When someone you know is even possibly suicidal, initiating a conversation can be intimidating but crucial. Here’s what QPR and years of research show are the 4 most effective questions to prevent suicide—What happened to you? Why now? With what in mind? Why not now? These questions at first seem scary but open up a dialogue and provide a pathway towards safety and understanding.
1. What happened to you?
Start the conversation by asking, “What happened to you?” Encourage them to share without judgment. If they hesitate, use prompts like “Please tell me more” or “Can you say more about that?” to keep the conversation flowing. This question helps you grasp the underlying issues and sets the stage for finding solutions to prevent suicide.
2. Why now?
Probe gently with, “Why now?” to understand the timing of their struggles. Whether recent events or longstanding issues, this question helps you identify the catalyst for their distress. It’s essential to recognize if something specific has intensified their emotions, guiding your response to provide the necessary support and prevent thoughts of suicide.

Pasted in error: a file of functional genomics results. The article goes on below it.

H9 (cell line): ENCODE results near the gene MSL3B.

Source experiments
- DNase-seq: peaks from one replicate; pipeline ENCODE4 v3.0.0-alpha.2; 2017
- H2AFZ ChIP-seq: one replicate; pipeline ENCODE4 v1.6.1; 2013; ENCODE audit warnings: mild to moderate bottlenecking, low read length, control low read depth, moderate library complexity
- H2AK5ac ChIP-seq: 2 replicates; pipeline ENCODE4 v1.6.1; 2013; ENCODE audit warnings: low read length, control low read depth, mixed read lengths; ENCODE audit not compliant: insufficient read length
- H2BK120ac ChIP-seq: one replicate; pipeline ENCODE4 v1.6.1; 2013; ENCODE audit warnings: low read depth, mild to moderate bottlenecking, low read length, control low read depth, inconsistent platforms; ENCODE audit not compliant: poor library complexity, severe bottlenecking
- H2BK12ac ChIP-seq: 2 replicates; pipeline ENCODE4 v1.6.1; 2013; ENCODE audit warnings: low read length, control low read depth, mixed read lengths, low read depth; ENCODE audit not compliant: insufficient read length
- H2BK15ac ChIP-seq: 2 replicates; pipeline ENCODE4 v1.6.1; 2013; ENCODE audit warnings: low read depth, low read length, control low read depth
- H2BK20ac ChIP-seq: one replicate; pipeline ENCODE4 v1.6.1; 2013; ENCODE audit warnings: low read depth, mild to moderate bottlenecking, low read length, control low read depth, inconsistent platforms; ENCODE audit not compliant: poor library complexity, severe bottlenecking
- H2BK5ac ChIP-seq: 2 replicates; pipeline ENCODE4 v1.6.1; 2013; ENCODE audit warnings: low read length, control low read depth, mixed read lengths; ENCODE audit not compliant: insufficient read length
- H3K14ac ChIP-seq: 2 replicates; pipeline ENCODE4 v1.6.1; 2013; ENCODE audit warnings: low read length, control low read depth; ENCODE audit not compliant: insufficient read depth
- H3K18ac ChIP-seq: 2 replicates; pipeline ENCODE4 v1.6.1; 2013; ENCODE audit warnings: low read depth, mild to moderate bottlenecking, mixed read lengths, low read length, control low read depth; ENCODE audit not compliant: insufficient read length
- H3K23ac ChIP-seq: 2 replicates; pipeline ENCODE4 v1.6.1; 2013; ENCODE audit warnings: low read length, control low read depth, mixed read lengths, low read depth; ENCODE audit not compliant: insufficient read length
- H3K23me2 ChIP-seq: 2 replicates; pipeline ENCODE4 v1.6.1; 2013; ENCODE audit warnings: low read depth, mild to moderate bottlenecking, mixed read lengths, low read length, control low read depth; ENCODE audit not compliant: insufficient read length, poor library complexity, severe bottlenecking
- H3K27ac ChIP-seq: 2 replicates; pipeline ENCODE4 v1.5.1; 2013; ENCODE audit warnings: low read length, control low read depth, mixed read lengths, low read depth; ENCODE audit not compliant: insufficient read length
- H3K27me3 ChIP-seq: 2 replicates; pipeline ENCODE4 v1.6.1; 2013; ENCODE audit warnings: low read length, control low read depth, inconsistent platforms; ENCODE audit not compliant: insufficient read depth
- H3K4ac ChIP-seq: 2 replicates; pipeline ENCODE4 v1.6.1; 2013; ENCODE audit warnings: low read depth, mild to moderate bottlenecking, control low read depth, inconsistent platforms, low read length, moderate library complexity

3. With what?
Address the specifics by asking, “With what?” This question explores whether they’ve thought about a method or means of suicide. In most cases they have not thoughtfully explored the method, but by bringing up this topic early on, you may prevent further planning and guide them towards professional help and intervention. Keep the conversation straightforward and focused on preventing suicide.
4. Why not now?
Shift the focus to reasons for living with, “Why not now?” This is the key and the one to really focus on. Encourage them to disclose protective factors—connections with others, meaningful relationships, or anything serving as a buffer against suicide. Identifying these reasons can help reinforce their resilience and provide a foundation for the reason to seek professional help to end their suicidal ideas.
Throughout the conversation reassure them that they are not weird for having suicidal thoughts. Everyone feels this way either regularly or at some point in their life. It simply means they are in a painful situation they don’t know how to get out of. They also need to know they can’t get rid of suicidal thoughts on their own. By using the “What happened to you? Why now? With what in mind? Why not now?” approach, you create an opportunity for connection and support in preventing suicide.